William Faulkner (1897-1962)
The Nobel Prize-winning novelist and short story writer depicted the people, history and settings of his native Mississippi in most of his works, including the literary classics The Sound and the Fury, 1929; Absalom, Absalom!, 1936; Go Down, Moses, 1942; and The Reivers, 1962.

F. Scott Fitzgerald (1896-1940)
A native of St. Paul, Minn., Fitzgerald wrote novels and short stories about the optimism, aspirations and excesses of the Jazz Age, including This Side of Paradise, 1920; The Beautiful and the Damned, 1922; and The Great Gatsby, his 1925 masterpiece. While sales of its initial printing were disappointing, The Great Gatsby is considered among the greatest novels of the 20th century.

Robert Frost (1874-1963)
Born in San Francisco, the four-time Pulitzer Prize winner wrote much of his poetry about rural New England. Some of his best-known poems—”After Apple-Picking,” “Mending Wall,” “Birches,” “The Road Not Taken” and “Stopping by Woods on a Snowy Evening”—were inspired by his life and observations in Massachusetts, New Hampshire and Vermont.
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Nathaniel Hawthorne (1804-1864)
Known for his stories about sin, guilt and witchcraft in Puritan New England, the Salem, Mass.-born Hawthorne is revered for his 1837 short story collection, Twice-Told Tales; his 1850 masterpiece The Scarlet Letter; and the 1851 classic The House of the Seven Gables.
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Ernest Hemingway (1899-1961)
Considered among the best writers of his generation, the Oak Park, Ill., native is renowned for his action-packed stories about boxing, bullfighting, big-game hunting, fishing, war and human relationships, including the novels The Sun Also Rises, 
1926; A Farewell to Arms, 1929; For Whom the Bell Tolls, 1940; and The 
Old Man and the Sea, 1952.

Washington Irving (1783-1859)
One of the earliest American fiction writers, New York City-born Irving wrote the famous and timeless tales Rip Van Winkle and The Legend of Sleepy Hollow, first published in 1819 and 1820, respectively.

Harper Lee (1926- )
To Kill a Mockingbird is her only published novel, winning the Monroeville, Ala., native the 1961 Pulitzer Prize for Fiction for the best-seller about 1930s race relations in the South.

Jack London (1876-1916)
Drawing on his experiences as a sailor, gold prospector and adventurer, San Francisco-born London wrote a profusion of stirring stories, including tales about canines in the frozen North and voyages on the high seas in his best-selling novels: The Call of the Wild, 1903; The Sea-Wolf, 1904; and White Fang, 1906.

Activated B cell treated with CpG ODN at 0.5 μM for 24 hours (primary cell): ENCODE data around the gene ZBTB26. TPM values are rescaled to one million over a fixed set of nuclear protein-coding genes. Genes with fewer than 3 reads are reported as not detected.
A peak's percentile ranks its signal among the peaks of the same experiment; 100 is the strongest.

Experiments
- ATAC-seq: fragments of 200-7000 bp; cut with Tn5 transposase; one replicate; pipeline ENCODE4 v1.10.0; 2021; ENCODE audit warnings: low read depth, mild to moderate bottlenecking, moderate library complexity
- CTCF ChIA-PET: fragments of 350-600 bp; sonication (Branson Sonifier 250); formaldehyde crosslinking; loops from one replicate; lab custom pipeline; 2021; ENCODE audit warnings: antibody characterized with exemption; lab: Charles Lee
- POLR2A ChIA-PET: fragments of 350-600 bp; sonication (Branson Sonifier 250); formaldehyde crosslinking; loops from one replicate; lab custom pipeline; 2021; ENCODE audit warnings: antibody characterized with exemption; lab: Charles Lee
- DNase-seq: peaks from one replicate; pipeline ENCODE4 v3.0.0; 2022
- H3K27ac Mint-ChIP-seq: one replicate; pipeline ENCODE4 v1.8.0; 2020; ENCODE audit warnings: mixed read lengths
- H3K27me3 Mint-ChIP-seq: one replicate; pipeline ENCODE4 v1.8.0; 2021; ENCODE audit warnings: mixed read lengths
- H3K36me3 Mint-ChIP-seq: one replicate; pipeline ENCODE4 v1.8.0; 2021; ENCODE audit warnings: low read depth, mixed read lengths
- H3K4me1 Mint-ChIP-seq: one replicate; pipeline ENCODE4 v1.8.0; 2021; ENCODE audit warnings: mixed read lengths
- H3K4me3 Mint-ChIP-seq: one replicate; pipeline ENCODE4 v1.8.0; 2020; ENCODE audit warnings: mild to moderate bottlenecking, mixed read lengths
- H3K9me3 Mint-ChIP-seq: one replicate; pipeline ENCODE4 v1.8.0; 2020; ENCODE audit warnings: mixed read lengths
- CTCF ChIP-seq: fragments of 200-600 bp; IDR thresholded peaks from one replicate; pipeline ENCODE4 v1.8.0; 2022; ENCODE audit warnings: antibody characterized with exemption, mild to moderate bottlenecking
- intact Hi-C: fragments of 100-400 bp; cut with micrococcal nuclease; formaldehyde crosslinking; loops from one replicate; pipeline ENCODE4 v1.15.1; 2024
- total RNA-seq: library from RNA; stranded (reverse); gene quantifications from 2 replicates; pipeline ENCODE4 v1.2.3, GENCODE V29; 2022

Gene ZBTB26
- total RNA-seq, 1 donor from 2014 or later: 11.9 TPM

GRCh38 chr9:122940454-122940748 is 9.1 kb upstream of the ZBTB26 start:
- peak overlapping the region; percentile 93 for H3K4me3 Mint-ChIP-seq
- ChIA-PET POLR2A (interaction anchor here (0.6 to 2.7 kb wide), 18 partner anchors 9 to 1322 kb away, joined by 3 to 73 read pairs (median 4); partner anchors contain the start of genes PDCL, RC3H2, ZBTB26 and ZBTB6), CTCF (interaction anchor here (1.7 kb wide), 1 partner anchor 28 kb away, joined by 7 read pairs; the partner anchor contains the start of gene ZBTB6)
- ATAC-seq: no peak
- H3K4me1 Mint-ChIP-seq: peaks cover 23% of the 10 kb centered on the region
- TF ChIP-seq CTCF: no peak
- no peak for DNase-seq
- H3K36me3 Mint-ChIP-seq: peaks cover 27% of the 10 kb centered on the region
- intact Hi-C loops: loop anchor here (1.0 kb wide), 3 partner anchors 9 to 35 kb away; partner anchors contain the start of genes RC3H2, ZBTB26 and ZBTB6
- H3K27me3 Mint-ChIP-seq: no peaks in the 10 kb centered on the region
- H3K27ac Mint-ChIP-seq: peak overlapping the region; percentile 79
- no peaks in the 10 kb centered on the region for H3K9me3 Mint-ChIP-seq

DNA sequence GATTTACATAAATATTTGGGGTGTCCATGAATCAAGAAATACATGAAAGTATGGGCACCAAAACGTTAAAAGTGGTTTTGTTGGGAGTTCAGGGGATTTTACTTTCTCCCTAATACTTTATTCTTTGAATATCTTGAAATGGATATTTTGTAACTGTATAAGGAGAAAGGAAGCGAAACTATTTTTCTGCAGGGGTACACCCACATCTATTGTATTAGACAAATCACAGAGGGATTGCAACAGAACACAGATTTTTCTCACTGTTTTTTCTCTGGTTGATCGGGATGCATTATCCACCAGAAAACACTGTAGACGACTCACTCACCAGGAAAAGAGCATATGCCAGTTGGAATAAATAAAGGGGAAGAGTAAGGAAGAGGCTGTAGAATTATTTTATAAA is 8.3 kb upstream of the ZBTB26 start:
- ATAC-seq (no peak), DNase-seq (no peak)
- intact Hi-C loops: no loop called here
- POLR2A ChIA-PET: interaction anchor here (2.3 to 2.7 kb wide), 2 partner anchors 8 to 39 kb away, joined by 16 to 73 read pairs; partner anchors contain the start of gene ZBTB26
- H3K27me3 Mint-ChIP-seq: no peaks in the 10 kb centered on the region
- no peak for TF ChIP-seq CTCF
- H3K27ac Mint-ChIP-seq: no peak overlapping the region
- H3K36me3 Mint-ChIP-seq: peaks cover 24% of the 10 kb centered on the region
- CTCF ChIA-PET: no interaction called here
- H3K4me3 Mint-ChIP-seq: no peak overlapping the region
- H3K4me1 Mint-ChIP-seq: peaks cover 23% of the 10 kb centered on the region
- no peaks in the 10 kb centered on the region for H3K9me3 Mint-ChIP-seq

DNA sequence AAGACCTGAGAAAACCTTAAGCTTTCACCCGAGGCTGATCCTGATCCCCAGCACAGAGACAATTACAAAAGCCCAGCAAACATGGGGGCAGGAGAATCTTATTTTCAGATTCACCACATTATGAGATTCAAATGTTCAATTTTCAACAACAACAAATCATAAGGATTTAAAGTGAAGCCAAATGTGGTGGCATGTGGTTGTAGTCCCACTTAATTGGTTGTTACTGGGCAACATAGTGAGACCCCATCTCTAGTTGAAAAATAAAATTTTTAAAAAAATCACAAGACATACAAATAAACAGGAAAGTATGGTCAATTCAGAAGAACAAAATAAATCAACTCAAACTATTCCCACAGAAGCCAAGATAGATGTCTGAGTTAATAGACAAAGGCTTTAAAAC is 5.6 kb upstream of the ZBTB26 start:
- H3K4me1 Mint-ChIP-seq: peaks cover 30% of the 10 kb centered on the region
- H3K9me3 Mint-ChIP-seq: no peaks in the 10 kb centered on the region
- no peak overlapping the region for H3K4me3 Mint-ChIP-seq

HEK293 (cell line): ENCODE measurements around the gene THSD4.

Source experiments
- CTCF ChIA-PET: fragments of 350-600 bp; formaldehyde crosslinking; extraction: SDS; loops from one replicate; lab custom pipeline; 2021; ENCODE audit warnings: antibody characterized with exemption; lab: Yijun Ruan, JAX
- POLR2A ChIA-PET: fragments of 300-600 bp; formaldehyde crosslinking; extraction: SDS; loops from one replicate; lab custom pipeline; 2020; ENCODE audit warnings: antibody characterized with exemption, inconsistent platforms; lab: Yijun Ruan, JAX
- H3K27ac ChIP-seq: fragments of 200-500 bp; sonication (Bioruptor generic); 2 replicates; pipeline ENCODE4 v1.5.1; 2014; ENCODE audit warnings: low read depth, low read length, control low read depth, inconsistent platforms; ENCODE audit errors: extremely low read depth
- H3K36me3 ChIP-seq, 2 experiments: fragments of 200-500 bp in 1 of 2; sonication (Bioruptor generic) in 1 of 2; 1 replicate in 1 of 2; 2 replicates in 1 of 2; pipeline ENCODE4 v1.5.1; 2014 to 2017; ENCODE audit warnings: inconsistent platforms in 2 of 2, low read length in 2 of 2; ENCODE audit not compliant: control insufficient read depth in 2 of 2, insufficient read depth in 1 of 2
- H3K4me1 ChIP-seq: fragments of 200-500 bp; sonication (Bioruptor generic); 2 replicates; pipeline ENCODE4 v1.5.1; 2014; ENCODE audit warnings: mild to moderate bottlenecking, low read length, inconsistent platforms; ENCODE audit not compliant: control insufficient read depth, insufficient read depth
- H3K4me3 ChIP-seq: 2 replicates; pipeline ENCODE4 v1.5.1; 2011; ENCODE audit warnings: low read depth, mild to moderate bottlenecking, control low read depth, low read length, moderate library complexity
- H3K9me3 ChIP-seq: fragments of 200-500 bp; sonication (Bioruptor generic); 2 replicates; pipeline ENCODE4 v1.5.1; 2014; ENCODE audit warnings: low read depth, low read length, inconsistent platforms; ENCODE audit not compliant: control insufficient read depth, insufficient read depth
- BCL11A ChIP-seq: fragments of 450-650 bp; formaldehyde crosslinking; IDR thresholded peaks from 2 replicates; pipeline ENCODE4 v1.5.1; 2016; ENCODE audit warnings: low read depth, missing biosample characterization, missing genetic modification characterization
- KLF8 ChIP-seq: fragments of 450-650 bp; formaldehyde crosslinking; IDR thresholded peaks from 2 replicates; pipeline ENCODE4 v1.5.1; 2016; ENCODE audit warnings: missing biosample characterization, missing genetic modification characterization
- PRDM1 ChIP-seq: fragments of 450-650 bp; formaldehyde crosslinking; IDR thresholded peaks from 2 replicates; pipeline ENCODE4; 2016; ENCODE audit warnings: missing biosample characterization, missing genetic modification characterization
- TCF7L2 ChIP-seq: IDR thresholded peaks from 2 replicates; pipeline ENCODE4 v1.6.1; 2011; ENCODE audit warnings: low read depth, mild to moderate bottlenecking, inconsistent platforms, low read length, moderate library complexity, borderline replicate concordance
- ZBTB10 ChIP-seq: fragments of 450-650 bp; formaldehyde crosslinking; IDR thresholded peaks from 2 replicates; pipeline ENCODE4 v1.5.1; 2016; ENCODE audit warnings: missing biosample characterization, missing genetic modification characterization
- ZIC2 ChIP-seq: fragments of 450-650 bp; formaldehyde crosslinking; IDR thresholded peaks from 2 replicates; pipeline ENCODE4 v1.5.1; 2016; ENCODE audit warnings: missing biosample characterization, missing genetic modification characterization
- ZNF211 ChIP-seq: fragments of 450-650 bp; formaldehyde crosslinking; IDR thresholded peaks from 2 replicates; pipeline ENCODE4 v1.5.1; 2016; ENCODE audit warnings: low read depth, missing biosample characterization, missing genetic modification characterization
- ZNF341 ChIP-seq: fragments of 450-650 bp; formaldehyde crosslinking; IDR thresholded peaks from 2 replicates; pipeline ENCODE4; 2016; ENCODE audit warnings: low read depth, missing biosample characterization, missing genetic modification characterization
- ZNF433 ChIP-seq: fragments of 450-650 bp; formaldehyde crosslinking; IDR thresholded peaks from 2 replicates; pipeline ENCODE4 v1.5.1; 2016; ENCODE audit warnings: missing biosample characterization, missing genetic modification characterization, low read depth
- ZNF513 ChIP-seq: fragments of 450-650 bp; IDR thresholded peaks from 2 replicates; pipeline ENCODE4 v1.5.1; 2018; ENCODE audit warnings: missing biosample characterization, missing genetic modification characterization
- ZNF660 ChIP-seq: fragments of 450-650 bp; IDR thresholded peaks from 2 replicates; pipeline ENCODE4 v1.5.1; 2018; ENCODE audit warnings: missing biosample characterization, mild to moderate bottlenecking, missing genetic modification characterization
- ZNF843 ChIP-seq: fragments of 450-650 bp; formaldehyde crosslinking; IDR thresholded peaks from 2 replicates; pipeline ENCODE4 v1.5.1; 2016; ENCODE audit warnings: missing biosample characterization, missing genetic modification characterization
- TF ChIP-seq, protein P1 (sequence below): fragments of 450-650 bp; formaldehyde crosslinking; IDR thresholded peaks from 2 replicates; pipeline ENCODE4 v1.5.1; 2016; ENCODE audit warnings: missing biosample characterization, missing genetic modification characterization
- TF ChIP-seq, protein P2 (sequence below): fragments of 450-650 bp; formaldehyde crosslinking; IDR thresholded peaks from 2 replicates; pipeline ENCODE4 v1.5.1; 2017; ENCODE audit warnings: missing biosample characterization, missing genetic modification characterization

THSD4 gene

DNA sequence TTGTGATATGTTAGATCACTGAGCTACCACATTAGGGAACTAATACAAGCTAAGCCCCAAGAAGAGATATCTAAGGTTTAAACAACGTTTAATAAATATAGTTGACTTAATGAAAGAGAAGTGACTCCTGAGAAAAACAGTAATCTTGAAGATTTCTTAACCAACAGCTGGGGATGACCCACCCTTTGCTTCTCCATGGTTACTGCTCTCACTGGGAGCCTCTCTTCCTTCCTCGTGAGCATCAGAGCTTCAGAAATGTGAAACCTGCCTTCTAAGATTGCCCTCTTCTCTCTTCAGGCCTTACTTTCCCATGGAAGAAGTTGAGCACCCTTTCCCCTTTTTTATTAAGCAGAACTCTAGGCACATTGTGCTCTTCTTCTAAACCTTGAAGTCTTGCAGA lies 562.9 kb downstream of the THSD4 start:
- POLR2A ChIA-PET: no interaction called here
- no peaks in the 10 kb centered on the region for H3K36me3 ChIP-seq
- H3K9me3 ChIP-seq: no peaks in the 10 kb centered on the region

Herman Melville (1819-1891)
New York City-born Melville is best remembered for his 1851 masterpiece Moby-Dick, an epic novel about a ferocious whale that destroys a whaling ship, its vengeful captain and crew.
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Margaret Mitchell (1900-1949)
Atlanta-born Mitchell authored Gone with the Wind, the best-selling romantic novel set in the Civil War South. Published in 1936, the novel won the 1937 Pulitzer Prize and since has sold more than 30 million copies.

Edgar Allan Poe (1809-1849)
A literary critic in his time, Boston-born Poe may have been the nation’s first published horror, mystery and science fiction writer. Poe wrote eerie, grim and cryptic tales exemplified in his 1839 short story “The Fall of the House of Usher,” 1843 short story “The Tell-Tale Heart” and 1845 poem “The Raven.”
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J.D. Salinger (1919-2010)
Salinger’s 1951 The Catcher in the Rye is one of the best-selling American novels of all time, with more than 65 million copies sold. Though the only full-length novel by the New York City-born writer, the once scandalous story about teenage angst, rebellion and lust remains a standard in American literature curriculum.

John Steinbeck (1902-1968)
A native of Salinas, Calif., the Nobel Prize- and Pulitzer Prize-winning author captured the social conscience of the nation with his captivating stories about California’s various ethnic and immigrant groups, migrant workers and displaced sharecroppers. Among his best works are Of Mice and Men, 1937; The Grapes of Wrath, 1939; and East of Eden, 1952.
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Henry David Thoreau(1817-1862)
An author, philosopher and naturalist, the Concord, Mass., native is best known for his writings about independence, spiritual discovery and self-reliance depicted in his 1849 essay “Civil Disobedience” and 1854 book, Walden, written about a two-year retreat to the woods near Walden Pond.
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Mark Twain (1835-1910)
Born Samuel Clemens in Florida, Mo., Twain was inspired to write his classic novels The Adventures of Tom Sawyer, 1876, and Adventures of Huckleberry Finn, 1884, based on his childhood experiences in Hannibal, Mo., and his job as a Mississippi River steamboat pilot. Known for his witty and satirical prose, and the colloquial dialogue of his characters, Twain has been dubbed the Father of American Literature.
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Walt Whitman (1819-1892)
One of America’s greatest poets, the West Hills, N.Y.-born Whitman is best known for Leaves of Grass, his Emerson-inspired 1855 poetry collection, and his 1865 poem “O Captain! My Captain!” about the assassination of President Abraham Lincoln.